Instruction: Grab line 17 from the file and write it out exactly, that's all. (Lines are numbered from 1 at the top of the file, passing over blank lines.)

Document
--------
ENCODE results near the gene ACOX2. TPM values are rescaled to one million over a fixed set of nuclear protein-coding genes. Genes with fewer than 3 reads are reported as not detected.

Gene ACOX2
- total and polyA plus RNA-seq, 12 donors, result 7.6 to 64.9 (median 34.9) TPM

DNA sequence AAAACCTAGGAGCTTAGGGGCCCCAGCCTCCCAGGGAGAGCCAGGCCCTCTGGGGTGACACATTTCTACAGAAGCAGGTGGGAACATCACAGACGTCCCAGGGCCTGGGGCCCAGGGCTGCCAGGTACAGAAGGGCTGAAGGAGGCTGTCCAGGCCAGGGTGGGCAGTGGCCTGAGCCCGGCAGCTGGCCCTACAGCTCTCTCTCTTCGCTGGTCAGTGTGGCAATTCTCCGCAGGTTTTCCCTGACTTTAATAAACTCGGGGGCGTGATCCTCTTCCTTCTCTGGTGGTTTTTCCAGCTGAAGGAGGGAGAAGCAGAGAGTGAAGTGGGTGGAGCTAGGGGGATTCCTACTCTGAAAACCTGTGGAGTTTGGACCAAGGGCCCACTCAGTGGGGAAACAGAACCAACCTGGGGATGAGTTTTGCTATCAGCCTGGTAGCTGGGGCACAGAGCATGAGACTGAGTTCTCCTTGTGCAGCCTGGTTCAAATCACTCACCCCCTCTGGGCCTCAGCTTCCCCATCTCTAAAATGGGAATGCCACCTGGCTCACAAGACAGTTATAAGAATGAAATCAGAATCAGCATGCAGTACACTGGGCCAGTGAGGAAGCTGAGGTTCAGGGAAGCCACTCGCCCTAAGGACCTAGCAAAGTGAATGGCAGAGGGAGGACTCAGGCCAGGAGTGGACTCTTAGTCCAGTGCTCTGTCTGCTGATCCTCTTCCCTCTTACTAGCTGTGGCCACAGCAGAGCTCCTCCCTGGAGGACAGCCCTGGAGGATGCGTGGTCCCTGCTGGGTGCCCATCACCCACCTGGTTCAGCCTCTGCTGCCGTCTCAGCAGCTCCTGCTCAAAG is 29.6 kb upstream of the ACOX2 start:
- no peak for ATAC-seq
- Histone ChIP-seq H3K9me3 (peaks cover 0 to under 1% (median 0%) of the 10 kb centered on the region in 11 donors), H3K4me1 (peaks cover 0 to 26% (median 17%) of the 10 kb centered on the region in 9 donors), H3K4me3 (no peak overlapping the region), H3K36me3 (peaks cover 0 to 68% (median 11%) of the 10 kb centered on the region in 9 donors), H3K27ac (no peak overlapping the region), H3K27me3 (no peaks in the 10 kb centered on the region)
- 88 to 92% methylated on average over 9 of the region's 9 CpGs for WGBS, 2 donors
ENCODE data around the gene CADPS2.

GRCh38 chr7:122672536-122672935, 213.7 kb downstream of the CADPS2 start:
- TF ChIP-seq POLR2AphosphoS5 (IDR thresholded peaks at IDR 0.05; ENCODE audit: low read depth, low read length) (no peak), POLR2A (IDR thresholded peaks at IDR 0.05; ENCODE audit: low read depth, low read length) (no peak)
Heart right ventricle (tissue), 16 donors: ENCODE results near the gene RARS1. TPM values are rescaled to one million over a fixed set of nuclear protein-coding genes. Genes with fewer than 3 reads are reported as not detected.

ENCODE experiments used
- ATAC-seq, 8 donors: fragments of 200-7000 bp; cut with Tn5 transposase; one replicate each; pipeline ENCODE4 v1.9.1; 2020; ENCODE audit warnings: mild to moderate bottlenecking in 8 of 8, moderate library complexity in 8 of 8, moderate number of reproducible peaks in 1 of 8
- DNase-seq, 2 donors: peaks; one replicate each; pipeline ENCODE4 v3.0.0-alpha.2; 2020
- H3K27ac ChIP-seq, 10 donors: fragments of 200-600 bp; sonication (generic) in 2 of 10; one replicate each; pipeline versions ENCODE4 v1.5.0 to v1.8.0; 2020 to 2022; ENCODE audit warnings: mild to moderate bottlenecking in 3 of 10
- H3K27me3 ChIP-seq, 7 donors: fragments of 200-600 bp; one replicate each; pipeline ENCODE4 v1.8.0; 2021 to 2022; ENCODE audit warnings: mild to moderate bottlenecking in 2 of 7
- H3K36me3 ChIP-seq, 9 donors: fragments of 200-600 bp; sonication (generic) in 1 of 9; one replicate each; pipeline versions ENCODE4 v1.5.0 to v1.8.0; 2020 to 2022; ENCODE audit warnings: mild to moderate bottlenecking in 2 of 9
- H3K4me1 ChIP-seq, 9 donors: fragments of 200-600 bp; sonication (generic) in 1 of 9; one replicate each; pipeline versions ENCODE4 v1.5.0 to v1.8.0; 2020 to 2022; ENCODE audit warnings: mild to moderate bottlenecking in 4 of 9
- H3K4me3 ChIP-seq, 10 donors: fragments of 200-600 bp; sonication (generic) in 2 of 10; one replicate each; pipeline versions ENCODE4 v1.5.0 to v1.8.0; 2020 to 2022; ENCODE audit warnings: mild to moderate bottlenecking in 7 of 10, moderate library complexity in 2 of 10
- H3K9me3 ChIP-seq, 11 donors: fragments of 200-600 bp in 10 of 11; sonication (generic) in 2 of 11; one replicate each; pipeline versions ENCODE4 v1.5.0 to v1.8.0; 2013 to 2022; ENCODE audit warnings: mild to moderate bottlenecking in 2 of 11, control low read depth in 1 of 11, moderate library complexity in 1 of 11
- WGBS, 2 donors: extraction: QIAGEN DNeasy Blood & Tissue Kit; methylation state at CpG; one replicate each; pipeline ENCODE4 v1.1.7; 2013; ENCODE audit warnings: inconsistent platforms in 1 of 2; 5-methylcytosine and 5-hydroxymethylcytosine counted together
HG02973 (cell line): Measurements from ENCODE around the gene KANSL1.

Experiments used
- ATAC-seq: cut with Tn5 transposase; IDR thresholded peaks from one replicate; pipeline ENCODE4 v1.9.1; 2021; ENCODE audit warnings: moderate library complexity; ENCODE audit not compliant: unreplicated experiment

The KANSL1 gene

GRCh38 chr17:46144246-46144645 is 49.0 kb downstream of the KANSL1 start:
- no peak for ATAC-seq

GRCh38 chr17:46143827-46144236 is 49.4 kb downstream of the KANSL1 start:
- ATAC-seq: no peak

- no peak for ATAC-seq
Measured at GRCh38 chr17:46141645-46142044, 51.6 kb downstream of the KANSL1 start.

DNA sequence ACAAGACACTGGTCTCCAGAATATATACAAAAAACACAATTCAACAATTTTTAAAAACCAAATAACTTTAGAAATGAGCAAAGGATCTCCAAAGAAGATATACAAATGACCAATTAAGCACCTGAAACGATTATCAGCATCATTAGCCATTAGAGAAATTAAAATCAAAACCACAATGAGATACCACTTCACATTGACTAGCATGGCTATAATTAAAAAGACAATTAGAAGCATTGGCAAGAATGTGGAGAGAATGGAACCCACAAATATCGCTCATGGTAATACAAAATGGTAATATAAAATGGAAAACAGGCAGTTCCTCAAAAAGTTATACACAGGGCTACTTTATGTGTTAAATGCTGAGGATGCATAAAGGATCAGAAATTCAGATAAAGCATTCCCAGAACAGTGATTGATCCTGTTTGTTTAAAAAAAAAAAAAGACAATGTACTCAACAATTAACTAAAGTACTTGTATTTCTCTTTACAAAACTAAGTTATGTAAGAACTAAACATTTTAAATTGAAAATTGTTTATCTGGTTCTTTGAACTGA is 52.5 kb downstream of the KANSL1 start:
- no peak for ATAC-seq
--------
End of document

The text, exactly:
- H3K36me3 ChIP-seq, 9 donors: fragments of 200-600 bp; sonication (generic) in 1 of 9; one replicate each; pipeline versions ENCODE4 v1.5.0 to v1.8.0; 2020 to 2022; ENCODE audit warnings: mild to moderate bottlenecking in 2 of 9